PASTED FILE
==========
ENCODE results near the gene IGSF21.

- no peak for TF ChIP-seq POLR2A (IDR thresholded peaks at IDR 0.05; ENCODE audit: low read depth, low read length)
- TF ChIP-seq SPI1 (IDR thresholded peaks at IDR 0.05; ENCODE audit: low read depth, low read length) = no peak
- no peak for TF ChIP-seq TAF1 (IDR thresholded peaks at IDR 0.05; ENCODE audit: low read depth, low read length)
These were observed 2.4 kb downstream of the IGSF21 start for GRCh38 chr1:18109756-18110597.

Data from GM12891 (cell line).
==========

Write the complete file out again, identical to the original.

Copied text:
ENCODE results near the gene IGSF21.

- no peak for TF ChIP-seq POLR2A (IDR thresholded peaks at IDR 0.05; ENCODE audit: low read depth, low read length)
- TF ChIP-seq SPI1 (IDR thresholded peaks at IDR 0.05; ENCODE audit: low read depth, low read length) = no peak
- no peak for TF ChIP-seq TAF1 (IDR thresholded peaks at IDR 0.05; ENCODE audit: low read depth, low read length)
These were observed 2.4 kb downstream of the IGSF21 start for GRCh38 chr1:18109756-18110597.

Data from GM12891 (cell line).